A worker becomes a "man of iron" forged by experience, a son comes to terms with his father, a couple fall in love, a reporter searches for courage, and a nation undergoes historic change. In Warsaw in 1980, the Party sends Winkel, a weak, alcoholic TV hack, to Gdansk to dig up dirt on the shipyard strikers, particularly on Maciek Tomczyk, an articulate worker whose father was killed in the December 1970 protests. Posing as sympathetic, Winkel interviews people who know Tomczyk, including his detained wife, Agnieszka. Their narrations become flashbacks using actual news footage of 1968 and 1970 protests and of the later birth of free unions and Solidarity.Written by
This was the first, and so far the only, sequel to win the Golden Palm at Cannes Film Festival. It was also the first Polish film to win this prize - the second was Roman Polanski's "The Pianist" in 2002. See more »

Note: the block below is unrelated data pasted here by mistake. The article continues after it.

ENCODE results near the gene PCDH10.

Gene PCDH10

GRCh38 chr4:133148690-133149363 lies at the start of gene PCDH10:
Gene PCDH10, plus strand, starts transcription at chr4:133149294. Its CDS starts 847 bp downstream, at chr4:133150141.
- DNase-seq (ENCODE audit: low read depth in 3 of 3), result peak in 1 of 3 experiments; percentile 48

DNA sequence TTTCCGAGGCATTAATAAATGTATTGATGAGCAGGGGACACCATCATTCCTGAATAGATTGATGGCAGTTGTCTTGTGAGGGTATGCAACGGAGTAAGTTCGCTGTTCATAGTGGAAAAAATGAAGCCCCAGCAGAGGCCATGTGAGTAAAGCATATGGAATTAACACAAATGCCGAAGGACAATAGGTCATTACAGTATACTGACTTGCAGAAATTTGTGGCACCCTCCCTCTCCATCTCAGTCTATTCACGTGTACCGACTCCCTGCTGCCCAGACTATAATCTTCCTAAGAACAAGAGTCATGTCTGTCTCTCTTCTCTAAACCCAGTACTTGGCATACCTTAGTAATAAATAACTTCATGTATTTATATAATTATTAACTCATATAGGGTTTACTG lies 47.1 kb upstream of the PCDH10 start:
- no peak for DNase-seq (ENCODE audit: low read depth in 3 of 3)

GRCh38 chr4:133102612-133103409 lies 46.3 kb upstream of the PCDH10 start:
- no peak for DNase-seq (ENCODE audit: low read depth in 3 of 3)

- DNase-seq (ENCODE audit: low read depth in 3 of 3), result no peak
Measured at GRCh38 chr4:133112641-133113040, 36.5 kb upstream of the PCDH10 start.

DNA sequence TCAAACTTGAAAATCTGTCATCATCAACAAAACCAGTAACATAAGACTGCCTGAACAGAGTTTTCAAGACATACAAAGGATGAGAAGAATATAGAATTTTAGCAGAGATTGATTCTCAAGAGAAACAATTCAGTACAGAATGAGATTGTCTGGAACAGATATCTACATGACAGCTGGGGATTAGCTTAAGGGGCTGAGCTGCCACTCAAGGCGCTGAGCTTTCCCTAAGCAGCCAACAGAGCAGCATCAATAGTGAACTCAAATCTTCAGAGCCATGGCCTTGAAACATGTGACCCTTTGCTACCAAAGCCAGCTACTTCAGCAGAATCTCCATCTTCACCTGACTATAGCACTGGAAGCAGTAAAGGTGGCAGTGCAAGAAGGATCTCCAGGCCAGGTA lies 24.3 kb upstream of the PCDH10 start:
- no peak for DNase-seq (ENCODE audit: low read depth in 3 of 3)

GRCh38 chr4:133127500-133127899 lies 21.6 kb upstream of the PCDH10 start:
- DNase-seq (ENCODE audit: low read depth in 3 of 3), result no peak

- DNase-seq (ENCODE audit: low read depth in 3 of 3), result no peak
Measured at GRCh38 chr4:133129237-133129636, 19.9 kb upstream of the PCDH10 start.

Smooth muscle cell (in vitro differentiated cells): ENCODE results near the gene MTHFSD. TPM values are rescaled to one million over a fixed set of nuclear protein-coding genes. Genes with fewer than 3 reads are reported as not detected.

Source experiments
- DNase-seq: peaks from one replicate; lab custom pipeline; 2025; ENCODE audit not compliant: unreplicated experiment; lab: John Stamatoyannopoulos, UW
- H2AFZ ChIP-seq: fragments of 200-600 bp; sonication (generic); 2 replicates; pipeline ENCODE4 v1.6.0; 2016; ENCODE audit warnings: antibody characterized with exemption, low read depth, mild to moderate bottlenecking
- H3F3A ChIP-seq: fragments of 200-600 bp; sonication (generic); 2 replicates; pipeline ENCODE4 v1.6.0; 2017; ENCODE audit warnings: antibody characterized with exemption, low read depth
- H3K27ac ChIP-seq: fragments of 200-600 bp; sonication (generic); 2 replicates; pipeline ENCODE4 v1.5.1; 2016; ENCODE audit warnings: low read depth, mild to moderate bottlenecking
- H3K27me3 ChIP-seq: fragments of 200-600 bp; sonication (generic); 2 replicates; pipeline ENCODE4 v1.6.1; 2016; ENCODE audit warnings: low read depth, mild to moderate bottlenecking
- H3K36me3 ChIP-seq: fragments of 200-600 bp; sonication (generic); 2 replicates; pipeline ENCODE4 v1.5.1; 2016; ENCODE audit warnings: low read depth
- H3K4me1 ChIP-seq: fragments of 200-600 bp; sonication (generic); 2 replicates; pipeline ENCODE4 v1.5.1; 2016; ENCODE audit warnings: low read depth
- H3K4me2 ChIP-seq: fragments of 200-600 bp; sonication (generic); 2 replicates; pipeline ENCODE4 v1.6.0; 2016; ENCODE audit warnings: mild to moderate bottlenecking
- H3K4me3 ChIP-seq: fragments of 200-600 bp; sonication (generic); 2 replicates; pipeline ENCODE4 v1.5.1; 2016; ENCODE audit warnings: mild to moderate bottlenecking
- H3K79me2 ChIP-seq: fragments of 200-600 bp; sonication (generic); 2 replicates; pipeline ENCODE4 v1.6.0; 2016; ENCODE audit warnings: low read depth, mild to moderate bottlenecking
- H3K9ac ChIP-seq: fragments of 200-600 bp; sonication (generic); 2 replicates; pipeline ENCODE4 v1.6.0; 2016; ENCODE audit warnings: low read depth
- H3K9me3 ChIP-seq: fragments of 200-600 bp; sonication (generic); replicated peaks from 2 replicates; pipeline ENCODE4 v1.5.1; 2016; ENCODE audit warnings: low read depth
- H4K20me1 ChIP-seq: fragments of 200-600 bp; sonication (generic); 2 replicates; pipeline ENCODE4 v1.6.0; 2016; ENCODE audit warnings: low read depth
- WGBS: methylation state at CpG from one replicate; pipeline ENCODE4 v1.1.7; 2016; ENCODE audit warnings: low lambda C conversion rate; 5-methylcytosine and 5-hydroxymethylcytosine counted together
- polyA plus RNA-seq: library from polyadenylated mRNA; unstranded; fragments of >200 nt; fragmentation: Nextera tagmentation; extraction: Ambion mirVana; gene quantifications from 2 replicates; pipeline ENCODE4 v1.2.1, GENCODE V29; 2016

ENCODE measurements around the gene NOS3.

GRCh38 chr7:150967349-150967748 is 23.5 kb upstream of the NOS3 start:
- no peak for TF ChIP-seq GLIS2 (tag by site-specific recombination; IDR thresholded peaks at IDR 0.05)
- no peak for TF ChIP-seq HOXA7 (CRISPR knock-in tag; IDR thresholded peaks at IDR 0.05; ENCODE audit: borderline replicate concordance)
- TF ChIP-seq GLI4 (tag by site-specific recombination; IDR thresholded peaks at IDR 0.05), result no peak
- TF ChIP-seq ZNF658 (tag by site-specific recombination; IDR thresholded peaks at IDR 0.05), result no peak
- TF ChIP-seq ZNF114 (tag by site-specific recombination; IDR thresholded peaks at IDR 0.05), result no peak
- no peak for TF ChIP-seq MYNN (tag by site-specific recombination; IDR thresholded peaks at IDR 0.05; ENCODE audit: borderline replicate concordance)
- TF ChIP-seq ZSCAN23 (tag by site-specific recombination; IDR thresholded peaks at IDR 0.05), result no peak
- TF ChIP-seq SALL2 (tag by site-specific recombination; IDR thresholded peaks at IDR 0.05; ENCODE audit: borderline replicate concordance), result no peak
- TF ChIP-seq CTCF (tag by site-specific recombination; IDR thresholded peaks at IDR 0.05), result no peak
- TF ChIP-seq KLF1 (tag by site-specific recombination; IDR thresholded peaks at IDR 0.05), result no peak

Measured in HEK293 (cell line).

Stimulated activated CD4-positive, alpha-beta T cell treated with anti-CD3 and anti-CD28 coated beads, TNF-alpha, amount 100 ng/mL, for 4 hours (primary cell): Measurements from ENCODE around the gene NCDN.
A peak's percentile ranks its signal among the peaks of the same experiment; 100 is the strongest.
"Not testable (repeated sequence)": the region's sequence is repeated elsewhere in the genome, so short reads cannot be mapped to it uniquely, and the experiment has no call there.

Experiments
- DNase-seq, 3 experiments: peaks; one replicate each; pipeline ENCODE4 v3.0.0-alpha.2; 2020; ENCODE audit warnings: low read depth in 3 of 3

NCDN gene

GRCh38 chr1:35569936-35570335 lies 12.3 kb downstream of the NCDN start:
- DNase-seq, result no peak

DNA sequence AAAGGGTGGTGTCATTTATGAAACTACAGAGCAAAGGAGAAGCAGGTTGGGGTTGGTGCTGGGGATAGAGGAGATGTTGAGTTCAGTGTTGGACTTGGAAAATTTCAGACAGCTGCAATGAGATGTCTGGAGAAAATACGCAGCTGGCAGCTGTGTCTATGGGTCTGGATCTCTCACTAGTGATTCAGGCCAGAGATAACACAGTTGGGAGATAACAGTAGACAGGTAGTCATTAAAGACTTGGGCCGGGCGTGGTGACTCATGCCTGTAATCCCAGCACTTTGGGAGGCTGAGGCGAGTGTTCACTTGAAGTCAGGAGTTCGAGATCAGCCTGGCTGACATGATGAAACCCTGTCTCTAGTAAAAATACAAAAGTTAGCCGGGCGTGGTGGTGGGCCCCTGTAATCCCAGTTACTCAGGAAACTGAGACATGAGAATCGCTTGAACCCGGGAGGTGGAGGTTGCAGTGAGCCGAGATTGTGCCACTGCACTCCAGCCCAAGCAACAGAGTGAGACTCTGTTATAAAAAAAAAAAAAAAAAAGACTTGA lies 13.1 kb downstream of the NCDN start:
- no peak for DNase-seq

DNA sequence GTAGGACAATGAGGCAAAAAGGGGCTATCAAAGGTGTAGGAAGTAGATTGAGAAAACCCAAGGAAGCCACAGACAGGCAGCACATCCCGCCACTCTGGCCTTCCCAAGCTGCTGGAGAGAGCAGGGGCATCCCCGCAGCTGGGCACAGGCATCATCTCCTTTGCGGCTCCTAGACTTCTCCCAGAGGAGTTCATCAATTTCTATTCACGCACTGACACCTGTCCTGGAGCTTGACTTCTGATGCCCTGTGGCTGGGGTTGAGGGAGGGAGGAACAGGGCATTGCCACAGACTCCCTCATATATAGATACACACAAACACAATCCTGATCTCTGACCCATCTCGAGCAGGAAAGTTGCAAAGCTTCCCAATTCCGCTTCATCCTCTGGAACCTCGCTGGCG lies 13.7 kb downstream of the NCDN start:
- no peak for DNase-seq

You know why? Because students and workers all act alone. When we moved; they held back; now they're moving and we're scared. We'll always lose this way.
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One of the most important films from arguably the most important film movement in cinema history - the "Films of Moral Anxiety".
This film movement, while in no way the most important film movement artistically, considerably helped morally support and unite the Poles into a decade long, almost nation-wide rebellion against the Communist party which bloomed into the freeing of the Polish state from Soviet rule. This was a catalyst for the break-up of Communism in Central and Eastern Europe and the Soviet Union, the end of the cold war, and a new stability in Europe, and indeed the world. Only taking this into account can one watch "Czlowiek z Zelaza" and truly appreciate how powerful this film is.
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